Administration Says It Lacks Funds To Support Goals Panel
SEATTLE--Bush Administration officials have informed the National Education Goals Panel that they do not have the money to carry out the panel's ambitious assessment agenda. The White House will have to forge an accord with members of the Congress to obtain such funding, the officials acknowledged.
That acknowledgment signals that lawmakers may have succeeded in using their control of the federal purse strings to gain influence over the goals panel's worker to retard it.
At a meeting after the National Governors' Association conference here last month, Milten Goldberg, the Education Department's director of research, told the panel that while the Administration had requested funds to support its America 2000 education initiative and the goals panel's activities, "at my last reading, I understand Congress is less than enthusiastic about providing money for these efforts."
Michael W. Kirst, a Stanford University professor who spoke at the gathering on behalf of the National Academy of Education, an independent committee of researchers, added: "The N.A.E. supports your agenda, but we don't see that the funding exists to carry it out."
Federal Aid Said Essential
Pending appropriations measures would restrict the use of federal research funds in an effort to prevent the Administration from carrying out its education policies without Congressional approval, leaving no more than $3 million in discretionary funds. (See Education Week, July 31, 1991.)
President Bush had sought $5.3 million to support the goals panel-which was formed by the Administration and the N.G.A. to monitor progress toward the goals they adopted in 1990--as well as additional increases in research funding.
Panel members here discussed seeking foundation grants, and Secretary of Education Lamar Alexander suggested that states contribute some of the money. But governors on the panel said federal funds are essential, even if the proposed national tests are developed by regional consortia of states.
Such a structure was endorsed last month by the National Council on Educational Standards and Testing, which is charged with reporting to the goals panel, the Congress, and the Administration on national testing.
Several governors said they had sought assurances of federal support in a closed-door meeting with Mr. Alexander.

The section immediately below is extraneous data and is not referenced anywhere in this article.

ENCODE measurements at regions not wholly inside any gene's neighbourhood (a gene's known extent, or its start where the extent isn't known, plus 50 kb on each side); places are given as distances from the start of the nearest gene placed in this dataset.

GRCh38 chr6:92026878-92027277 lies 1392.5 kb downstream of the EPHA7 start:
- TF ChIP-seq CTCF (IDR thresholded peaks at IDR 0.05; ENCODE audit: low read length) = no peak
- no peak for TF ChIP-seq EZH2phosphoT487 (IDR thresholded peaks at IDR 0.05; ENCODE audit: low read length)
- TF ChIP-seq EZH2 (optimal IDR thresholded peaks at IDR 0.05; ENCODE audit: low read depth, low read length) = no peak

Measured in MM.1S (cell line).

The Secretary said in July that he was not concerned about the appropriators' actions, but he told the goals panel and reporters here that he would seek Congressional consent for the development of the national standards and tests envisioned by the panel.
"The main problem is not a lack of money, but a lack of agreement by those who appropriate it that this is a good idea," Mr. Alexander said after the meeting. "To be blunt about it, some members of Congress are afraid of a national exam."
However, the Secretary also said he was confident that he could "develop a consensus" on the testing issue through the standards council, which includes several influential members of the Congress.
"I think they will be comfortable with $5 million for a test as long as we protect [the National Assessment of Educational Progress] and as long as it is voluntary," Mr. Alexander said.
Romer Seeking 'Reconciliation'
The standards council was created legislatively in June after Mr. Alexander reached a compromise with lawmakers that retained the membership of a council named by the goals panel, added Congressional appointees, and charged the council with examining the wisdom of national testing as well as how to implement it. (See Education Week, June 19, 1991.)
Gov. Roy Romer of Colorado, the outgoing chairman of the goals panel, said he, too, was placing his hopes for consensus on the council. Mr. Romer, a Democrat, has sought a compromise that would satisfy lawmakers who complain that a goals panel made up of Administration officials and governors is insufficiently independent. But the Governor acknowledges that he cannot muster enough votes on the panel to change its makeup.
Members of the Congress "are working on that council," he said. "That's where I'm concentrating my efforts at reconciliation."
At the meeting last month, Mr. Romer was succeeded as chairman by Gov. Carroll A. Campbell of South Carolina, a Republican.
Vol. 11, Issue 01, Page 38Published in Print: September 4, 1991, as Administration Says It Lacks Funds To Support Goals Panel